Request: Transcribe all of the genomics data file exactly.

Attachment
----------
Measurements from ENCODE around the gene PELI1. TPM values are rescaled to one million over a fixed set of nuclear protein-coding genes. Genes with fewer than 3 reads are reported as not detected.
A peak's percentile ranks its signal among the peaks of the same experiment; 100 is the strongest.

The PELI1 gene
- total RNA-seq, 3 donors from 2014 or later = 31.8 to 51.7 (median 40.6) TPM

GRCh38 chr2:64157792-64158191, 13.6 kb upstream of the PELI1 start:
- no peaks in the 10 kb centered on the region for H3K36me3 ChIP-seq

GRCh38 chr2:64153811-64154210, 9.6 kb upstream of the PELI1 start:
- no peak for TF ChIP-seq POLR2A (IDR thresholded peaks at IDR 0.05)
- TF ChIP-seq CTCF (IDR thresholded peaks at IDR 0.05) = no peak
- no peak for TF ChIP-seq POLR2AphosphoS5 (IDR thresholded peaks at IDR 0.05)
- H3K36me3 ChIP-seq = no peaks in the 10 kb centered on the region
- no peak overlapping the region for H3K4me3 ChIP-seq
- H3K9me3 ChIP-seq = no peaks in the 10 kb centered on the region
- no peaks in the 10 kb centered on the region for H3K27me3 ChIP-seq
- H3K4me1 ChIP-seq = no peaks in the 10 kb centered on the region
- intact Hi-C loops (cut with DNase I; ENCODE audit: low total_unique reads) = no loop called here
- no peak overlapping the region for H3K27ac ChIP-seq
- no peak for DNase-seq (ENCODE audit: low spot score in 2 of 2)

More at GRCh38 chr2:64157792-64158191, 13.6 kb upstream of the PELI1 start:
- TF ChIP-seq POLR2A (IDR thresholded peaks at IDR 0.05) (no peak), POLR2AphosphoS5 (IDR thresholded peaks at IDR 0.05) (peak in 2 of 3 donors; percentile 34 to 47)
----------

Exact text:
Measurements from ENCODE around the gene PELI1. TPM values are rescaled to one million over a fixed set of nuclear protein-coding genes. Genes with fewer than 3 reads are reported as not detected.
A peak's percentile ranks its signal among the peaks of the same experiment; 100 is the strongest.

The PELI1 gene
- total RNA-seq, 3 donors from 2014 or later = 31.8 to 51.7 (median 40.6) TPM

GRCh38 chr2:64157792-64158191, 13.6 kb upstream of the PELI1 start:
- no peaks in the 10 kb centered on the region for H3K36me3 ChIP-seq

GRCh38 chr2:64153811-64154210, 9.6 kb upstream of the PELI1 start:
- no peak for TF ChIP-seq POLR2A (IDR thresholded peaks at IDR 0.05)
- TF ChIP-seq CTCF (IDR thresholded peaks at IDR 0.05) = no peak
- no peak for TF ChIP-seq POLR2AphosphoS5 (IDR thresholded peaks at IDR 0.05)
- H3K36me3 ChIP-seq = no peaks in the 10 kb centered on the region
- no peak overlapping the region for H3K4me3 ChIP-seq
- H3K9me3 ChIP-seq = no peaks in the 10 kb centered on the region
- no peaks in the 10 kb centered on the region for H3K27me3 ChIP-seq
- H3K4me1 ChIP-seq = no peaks in the 10 kb centered on the region
- intact Hi-C loops (cut with DNase I; ENCODE audit: low total_unique reads) = no loop called here
- no peak overlapping the region for H3K27ac ChIP-seq
- no peak for DNase-seq (ENCODE audit: low spot score in 2 of 2)

More at GRCh38 chr2:64157792-64158191, 13.6 kb upstream of the PELI1 start:
- TF ChIP-seq POLR2A (IDR thresholded peaks at IDR 0.05) (no peak), POLR2AphosphoS5 (IDR thresholded peaks at IDR 0.05) (peak in 2 of 3 donors; percentile 34 to 47)